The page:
This Small Wintertime Measure Could Save Your Ass | Louisiana Fishing Blog
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This Small Wintertime Measure Could Save Your Ass

It’s a worst-case scenario anglers never think of, and can easily kill them if they’re not prepared.

We stood in a long row on the shoreline, knowing we were about to eat a huge sh*t sandwich.

“Hey RIP, Lance Corporal Not-On-Time took it upon himself to be late.”

This man, wearing a kelly-green hoodie, black shorts and “badass” tattooed on his wrist, didn’t yell, but spoke matter-of-factly.

Myself and others returned from a 96-hour liberty period, on time.

But one failed to do so.

We were small parts of a larger machine: When one fails, everyone fails.

And since one must be punished, everyone shall be punished.

It’s simply part of the indoctrination to earn that kelly-green hoodie and black shorts.

But that goal was nowhere in sight. Just our breath in the cold, gray Carolina air – and a shallow pond.

A thin layer of ice stretched across the top of that pond, perfectly, like a mirror.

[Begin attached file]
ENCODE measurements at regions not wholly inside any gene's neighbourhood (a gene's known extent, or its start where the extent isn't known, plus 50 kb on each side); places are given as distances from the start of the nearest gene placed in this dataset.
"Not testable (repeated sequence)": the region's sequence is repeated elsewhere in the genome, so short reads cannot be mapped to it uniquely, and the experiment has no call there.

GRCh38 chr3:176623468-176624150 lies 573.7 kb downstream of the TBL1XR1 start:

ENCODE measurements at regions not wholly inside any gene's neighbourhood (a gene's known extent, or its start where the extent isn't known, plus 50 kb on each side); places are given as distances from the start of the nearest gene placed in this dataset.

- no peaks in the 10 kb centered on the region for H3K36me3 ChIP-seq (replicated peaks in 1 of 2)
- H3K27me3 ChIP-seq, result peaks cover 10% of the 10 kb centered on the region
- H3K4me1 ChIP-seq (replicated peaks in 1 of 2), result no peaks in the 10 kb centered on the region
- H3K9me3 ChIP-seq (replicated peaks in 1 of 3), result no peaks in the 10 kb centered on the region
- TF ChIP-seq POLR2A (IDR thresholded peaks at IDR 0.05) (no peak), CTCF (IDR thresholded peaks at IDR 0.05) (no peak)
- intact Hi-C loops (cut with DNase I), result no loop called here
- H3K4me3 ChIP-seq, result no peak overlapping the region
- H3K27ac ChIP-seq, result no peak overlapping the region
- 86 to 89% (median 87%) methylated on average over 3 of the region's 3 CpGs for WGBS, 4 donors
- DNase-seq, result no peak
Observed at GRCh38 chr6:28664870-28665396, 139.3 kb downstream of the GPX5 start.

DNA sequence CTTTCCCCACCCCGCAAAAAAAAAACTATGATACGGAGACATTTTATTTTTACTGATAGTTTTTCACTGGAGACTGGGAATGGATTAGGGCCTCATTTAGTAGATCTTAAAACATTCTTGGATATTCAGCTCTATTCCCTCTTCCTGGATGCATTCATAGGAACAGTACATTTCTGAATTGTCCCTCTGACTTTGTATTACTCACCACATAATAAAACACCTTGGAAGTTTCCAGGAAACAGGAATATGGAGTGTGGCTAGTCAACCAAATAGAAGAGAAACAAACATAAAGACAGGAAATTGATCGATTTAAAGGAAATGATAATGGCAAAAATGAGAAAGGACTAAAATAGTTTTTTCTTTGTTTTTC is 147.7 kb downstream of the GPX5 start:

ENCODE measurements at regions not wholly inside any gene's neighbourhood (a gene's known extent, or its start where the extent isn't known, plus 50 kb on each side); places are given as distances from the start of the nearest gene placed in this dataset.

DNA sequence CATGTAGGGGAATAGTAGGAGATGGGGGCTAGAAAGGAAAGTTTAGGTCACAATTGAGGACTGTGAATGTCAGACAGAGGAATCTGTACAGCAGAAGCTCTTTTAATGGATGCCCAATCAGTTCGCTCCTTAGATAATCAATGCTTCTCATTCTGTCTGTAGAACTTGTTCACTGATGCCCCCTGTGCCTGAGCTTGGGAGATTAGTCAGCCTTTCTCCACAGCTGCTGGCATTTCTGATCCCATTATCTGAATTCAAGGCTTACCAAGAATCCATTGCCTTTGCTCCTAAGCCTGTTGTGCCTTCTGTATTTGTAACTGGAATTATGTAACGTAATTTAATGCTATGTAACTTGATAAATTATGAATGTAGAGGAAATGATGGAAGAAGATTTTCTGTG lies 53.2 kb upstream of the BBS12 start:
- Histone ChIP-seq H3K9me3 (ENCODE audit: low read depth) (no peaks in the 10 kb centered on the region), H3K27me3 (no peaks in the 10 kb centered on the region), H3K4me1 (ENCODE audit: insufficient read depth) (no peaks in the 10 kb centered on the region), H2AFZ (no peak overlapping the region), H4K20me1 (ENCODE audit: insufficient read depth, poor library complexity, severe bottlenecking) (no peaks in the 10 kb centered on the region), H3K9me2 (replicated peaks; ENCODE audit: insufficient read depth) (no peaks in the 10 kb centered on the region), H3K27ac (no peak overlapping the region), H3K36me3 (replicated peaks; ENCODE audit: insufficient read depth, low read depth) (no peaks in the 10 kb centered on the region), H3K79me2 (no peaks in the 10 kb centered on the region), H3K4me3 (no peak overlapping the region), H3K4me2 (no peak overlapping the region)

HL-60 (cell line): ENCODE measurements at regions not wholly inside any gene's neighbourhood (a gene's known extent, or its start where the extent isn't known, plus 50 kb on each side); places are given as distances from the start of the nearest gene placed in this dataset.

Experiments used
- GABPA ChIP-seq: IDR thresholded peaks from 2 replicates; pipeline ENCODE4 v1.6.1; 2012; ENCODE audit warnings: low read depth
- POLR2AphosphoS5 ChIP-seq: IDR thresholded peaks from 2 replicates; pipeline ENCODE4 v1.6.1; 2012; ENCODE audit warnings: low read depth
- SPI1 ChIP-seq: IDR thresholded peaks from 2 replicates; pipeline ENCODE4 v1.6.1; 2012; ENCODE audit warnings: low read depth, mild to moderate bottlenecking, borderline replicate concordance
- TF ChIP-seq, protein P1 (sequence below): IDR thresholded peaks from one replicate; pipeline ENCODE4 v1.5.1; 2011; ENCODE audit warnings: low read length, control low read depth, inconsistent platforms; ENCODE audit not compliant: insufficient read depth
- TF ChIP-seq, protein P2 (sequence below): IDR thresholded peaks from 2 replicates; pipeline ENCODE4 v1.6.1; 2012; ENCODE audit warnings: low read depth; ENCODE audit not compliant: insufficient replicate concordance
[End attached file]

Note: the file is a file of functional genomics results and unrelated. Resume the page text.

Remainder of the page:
“RIP, prepare to crossover!”

“Aye, Corporal”,  thundered thirty voices in unison.

“Crossover…”

A mass of olive drab entered the pond, smashing the mirror.

My breath was instantly taken away, but I stayed under the surface and swam to the other side, holding what breath was left.

It was so &$%*ing cold. 

Emerging from the other side, we crawled out and lined up again, knowing what was coming next.

“Crossover.”

And we did.

“Crossover.”

And we did again.

I couldn’t feel my arms and legs. I could barely stand.

Quitting would have been the easy choice, but I desired what those black shorts represented. And to get that, I had to be that.

The man with the tattoo knew what he was doing. Nobody was hyping out, not yet, but we were close.

“RIP, what happens when one is late?”

“We miss extract, Corporal.”

“And the cost of missing extract?”

“We all die, Corporal.”

“You are a team. When one fails, you all fail. Look after each other. Get back to your rooms and get warm, right now.”

You’re probably thinking “What the heck does this have to do with inshore fishing?”

A lot.

Getting thrashed in Recon Indoctrination Platoon taught me many lessons. In this case, not the consequence of tardiness, but what it’s like to be unimaginably cold.